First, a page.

Burning questions: How to pick the right sunscreen — and which ones to avoid
Star Tribune June 13, 2016
Watch out for two common — and potentially toxic — ingredients: oxybenzone and retinyl palmitate. Oxybenzone is a hormone disrupter that mimics estrogen.
Retinyl palmitate, a form of Vitamin A, is said to bolster the body’s defense system against ultraviolet A rays. But, Lunder cautioned, a federal study found that animals exposed to this ingredient and UV light had more skin tumors and lesions than other animals whose skin was not treated with it.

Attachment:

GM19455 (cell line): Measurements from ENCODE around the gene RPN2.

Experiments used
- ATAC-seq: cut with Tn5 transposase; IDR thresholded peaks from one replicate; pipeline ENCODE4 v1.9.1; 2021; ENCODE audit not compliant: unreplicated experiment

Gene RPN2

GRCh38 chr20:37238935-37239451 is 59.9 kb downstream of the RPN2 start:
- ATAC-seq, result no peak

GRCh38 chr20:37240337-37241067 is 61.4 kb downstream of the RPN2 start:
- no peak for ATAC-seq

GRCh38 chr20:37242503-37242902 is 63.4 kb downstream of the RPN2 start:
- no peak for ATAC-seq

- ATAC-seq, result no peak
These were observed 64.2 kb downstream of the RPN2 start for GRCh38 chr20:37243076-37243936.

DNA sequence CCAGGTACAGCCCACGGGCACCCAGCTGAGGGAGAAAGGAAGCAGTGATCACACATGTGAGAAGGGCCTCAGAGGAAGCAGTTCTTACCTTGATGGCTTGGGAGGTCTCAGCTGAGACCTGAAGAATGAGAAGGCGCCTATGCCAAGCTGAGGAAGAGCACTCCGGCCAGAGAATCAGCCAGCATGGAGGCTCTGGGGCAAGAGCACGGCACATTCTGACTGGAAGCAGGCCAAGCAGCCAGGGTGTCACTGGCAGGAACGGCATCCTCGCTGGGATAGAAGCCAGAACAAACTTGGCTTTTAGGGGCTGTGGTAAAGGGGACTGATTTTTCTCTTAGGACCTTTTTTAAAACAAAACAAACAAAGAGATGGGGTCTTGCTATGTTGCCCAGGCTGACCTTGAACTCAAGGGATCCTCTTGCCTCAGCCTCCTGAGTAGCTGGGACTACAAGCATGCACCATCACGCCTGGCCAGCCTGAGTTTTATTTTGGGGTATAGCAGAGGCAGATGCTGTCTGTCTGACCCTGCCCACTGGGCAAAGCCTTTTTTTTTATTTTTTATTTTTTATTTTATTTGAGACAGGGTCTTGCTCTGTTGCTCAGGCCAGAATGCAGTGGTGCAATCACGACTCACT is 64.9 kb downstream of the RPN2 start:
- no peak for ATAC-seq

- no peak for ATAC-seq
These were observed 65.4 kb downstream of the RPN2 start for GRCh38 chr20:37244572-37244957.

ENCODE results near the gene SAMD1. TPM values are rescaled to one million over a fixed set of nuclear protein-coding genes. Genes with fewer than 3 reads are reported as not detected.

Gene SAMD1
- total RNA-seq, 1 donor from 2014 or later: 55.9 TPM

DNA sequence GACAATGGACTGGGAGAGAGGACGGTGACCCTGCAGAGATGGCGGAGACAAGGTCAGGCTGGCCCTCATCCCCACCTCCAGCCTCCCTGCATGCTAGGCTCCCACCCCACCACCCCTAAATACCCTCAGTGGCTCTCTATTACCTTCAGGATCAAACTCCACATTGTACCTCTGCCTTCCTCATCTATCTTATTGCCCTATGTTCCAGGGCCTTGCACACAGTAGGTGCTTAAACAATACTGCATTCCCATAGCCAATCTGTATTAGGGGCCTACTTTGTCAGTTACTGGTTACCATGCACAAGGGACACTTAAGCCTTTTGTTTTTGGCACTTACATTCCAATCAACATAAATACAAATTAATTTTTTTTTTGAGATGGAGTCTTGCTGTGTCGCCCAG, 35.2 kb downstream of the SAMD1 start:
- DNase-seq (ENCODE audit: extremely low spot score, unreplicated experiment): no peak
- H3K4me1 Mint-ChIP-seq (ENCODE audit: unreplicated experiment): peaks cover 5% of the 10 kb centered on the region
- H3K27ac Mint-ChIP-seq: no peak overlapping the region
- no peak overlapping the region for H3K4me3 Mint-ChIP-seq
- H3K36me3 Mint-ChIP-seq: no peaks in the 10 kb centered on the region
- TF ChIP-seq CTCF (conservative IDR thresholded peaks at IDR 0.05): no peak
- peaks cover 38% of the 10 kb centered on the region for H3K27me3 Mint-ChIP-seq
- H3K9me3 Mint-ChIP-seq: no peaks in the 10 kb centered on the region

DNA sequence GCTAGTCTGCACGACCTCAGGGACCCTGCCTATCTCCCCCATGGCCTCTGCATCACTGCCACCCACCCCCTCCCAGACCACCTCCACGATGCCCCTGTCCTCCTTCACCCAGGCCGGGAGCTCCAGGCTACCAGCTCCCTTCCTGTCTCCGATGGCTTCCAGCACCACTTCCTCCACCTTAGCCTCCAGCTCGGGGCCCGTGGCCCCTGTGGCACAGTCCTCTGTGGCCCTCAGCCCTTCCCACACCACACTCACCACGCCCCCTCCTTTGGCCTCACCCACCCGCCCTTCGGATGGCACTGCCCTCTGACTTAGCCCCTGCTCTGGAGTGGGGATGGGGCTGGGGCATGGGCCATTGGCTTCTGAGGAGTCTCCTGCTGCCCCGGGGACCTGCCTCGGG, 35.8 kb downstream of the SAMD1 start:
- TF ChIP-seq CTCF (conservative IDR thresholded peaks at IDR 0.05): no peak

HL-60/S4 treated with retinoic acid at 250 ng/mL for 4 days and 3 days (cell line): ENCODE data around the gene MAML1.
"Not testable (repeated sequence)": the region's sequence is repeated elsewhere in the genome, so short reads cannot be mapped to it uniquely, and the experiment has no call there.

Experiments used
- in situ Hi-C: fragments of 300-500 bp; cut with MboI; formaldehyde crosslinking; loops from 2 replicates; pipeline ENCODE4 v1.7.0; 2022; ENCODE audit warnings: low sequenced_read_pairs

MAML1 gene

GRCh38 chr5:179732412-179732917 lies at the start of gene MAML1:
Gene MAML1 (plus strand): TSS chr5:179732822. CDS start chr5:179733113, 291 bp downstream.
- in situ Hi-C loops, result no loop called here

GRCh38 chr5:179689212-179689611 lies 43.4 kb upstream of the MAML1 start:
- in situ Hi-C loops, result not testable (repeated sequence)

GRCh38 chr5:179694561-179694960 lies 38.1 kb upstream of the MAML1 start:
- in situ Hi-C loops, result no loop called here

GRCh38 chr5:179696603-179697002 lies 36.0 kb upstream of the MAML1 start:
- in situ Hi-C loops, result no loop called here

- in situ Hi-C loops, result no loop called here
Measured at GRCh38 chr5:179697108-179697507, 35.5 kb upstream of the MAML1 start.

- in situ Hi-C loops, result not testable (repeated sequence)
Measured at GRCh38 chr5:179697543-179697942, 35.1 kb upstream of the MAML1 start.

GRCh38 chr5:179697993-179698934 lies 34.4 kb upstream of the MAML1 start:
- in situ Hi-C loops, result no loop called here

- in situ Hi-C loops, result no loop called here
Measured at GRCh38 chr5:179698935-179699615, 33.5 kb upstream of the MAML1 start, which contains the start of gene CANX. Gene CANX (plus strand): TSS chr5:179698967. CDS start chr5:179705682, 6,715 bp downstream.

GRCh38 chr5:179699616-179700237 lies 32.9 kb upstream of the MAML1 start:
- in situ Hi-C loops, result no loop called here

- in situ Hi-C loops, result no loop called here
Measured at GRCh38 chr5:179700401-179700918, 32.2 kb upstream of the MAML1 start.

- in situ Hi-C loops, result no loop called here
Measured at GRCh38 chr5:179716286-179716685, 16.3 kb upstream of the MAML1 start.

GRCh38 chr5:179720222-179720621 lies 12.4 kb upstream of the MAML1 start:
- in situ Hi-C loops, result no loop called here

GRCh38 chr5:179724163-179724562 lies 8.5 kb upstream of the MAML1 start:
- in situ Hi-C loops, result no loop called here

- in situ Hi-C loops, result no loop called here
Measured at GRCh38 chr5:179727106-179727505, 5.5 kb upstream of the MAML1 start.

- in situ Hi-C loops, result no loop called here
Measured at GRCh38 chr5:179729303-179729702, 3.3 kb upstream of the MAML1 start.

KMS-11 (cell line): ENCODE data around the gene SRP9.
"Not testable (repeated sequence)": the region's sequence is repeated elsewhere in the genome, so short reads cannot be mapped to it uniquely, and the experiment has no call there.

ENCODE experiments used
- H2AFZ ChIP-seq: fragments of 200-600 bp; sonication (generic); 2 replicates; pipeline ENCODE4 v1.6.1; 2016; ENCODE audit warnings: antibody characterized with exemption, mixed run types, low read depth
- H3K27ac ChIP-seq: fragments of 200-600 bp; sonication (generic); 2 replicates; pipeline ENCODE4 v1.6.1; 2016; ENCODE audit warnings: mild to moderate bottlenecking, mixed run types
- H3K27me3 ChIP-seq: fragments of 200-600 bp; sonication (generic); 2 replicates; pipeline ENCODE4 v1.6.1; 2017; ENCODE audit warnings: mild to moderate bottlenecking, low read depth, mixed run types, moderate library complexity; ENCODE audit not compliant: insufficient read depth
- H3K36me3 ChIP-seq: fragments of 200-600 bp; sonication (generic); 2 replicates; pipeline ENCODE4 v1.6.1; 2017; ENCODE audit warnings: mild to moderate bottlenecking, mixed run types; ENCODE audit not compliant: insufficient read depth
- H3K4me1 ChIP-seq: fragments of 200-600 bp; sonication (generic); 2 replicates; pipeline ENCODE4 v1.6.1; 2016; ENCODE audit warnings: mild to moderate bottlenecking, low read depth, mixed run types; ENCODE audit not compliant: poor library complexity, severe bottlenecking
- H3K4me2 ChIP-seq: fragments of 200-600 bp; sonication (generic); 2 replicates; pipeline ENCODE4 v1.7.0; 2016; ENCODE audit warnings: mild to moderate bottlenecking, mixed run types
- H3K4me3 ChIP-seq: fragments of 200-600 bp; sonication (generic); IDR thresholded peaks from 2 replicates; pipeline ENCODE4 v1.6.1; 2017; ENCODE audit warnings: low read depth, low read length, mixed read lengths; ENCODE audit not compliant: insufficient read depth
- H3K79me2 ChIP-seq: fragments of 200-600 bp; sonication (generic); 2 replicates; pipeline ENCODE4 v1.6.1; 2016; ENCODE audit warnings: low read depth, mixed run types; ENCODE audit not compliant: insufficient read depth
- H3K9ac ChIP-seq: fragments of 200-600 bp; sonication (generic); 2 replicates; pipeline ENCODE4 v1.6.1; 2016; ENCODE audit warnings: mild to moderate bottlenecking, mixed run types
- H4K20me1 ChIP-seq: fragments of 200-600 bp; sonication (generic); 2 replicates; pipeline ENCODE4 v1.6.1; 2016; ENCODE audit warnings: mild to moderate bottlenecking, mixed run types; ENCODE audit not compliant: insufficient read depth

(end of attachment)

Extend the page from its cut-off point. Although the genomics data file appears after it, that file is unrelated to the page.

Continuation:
“No sunscreen can reliably protect you for more than two hours,” Lunder said, “so nobody needs an SPF value of higher than 50.”
lotions offer better coverage than sprays, which provide only a light coating of protection. He also warned that with spray cans, it’s easy for you or your child to accidentally inhale the chemicals emitted as you apply it.
Think of sunscreen as a last resort.
Seeking shade and staying out of the direct sun during peak hours — 10 a.m. to 2 p.m. — offers the best protection. Another foolproof method: Cover up. Wear a hat, sunglasses and lightweight clothing.
“Wearing a light shirt offers better and more stable protection from UV rays than sunscreen,” Lunder said. “Our goal is for people to have a more realistic expectation of what kind of protection sunscreen offers — to not rely on it as a first line of defense.”
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